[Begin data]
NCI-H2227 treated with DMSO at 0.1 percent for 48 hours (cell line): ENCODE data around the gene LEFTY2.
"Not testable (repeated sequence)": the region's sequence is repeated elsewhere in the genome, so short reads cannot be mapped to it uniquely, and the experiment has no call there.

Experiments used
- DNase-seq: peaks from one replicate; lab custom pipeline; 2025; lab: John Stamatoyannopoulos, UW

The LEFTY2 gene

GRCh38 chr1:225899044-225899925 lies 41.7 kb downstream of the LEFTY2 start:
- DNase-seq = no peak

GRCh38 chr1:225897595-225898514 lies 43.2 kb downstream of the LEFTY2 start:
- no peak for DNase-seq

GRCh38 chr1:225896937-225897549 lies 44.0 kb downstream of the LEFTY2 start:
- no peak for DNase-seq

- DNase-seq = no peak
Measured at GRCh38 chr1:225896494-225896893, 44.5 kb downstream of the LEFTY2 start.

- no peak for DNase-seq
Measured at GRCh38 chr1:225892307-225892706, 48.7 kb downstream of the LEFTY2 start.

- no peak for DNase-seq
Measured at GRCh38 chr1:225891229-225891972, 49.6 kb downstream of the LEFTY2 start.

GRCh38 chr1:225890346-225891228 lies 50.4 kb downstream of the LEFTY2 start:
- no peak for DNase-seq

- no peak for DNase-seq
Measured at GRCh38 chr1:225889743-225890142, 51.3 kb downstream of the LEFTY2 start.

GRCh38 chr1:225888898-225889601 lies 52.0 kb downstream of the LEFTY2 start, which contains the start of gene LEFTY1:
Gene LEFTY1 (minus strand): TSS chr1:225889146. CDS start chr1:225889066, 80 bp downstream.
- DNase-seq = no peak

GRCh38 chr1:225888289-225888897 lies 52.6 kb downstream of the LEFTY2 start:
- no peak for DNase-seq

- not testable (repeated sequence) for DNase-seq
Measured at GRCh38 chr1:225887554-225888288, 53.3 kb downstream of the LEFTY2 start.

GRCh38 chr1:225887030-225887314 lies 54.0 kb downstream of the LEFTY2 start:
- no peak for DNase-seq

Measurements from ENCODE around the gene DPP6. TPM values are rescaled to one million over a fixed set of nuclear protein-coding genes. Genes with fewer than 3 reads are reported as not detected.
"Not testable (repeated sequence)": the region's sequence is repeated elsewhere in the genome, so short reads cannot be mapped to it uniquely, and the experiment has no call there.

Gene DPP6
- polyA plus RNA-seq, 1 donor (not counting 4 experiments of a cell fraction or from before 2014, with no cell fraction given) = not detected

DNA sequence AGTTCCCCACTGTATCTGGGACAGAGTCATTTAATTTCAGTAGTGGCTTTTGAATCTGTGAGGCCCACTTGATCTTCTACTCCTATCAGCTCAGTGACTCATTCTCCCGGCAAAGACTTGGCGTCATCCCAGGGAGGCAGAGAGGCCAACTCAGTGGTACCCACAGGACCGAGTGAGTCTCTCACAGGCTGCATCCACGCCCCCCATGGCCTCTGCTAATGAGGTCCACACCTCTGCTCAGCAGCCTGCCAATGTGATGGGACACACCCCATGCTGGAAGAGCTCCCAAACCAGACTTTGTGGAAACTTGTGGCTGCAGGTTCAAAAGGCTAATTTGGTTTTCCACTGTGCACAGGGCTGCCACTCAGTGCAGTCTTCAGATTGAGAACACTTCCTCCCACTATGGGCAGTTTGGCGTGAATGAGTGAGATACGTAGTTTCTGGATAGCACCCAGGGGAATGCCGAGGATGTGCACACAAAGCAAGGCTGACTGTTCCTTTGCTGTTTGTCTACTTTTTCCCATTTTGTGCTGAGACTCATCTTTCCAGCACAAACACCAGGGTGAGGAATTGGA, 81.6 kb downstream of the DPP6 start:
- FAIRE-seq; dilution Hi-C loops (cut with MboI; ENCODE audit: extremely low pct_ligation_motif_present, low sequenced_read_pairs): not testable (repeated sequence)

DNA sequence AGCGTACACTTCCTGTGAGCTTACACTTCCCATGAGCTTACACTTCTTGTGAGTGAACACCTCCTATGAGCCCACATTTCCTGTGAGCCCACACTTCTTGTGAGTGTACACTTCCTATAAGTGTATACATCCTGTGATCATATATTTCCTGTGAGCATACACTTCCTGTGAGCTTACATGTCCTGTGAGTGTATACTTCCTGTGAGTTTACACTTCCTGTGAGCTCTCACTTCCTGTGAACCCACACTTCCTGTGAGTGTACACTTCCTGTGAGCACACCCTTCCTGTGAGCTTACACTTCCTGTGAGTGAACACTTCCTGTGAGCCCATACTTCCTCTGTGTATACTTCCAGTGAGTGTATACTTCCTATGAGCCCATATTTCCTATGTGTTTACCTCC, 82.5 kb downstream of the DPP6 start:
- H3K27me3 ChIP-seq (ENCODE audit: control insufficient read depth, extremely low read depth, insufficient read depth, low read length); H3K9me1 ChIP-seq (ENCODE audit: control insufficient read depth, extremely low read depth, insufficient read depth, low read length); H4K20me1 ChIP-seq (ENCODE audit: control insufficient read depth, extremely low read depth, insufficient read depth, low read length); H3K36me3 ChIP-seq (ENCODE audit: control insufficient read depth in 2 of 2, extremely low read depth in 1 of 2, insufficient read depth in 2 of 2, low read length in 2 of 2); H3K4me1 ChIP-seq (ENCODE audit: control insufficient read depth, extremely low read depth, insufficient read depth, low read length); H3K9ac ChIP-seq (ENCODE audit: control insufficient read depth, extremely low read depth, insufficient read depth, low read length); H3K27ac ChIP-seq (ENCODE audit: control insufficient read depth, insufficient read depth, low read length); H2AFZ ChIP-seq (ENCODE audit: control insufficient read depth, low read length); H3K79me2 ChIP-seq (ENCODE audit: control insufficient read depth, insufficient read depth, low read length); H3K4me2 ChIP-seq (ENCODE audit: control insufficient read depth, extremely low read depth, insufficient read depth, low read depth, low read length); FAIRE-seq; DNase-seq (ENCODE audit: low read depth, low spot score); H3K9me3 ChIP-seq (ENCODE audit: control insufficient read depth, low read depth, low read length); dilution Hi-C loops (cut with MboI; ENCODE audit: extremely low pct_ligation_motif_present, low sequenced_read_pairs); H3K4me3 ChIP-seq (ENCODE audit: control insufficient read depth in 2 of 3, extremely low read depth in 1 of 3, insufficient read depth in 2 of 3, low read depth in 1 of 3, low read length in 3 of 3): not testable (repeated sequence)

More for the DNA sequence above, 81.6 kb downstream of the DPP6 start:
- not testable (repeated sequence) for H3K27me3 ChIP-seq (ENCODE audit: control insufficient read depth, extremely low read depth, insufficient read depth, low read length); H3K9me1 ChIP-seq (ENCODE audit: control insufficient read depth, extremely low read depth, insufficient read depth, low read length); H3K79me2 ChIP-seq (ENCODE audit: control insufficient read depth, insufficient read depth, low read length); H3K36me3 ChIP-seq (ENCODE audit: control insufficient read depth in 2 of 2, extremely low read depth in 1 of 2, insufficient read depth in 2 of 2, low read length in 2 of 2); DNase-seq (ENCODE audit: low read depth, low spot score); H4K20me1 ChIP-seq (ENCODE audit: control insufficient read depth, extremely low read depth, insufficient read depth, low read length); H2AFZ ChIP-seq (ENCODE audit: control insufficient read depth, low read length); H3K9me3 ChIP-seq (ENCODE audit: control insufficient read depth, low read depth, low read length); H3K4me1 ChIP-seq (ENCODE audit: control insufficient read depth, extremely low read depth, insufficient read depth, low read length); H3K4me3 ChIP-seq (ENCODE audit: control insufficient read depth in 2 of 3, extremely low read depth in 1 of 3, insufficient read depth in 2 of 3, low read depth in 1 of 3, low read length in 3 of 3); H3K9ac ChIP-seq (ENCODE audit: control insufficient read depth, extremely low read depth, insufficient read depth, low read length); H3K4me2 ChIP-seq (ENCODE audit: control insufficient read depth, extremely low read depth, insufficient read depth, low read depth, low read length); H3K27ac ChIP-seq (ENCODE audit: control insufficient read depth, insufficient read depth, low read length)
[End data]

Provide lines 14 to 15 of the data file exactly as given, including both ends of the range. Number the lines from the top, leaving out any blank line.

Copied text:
- no peak for DNase-seq
Measured at GRCh38 chr1:225892307-225892706, 48.7 kb downstream of the LEFTY2 start.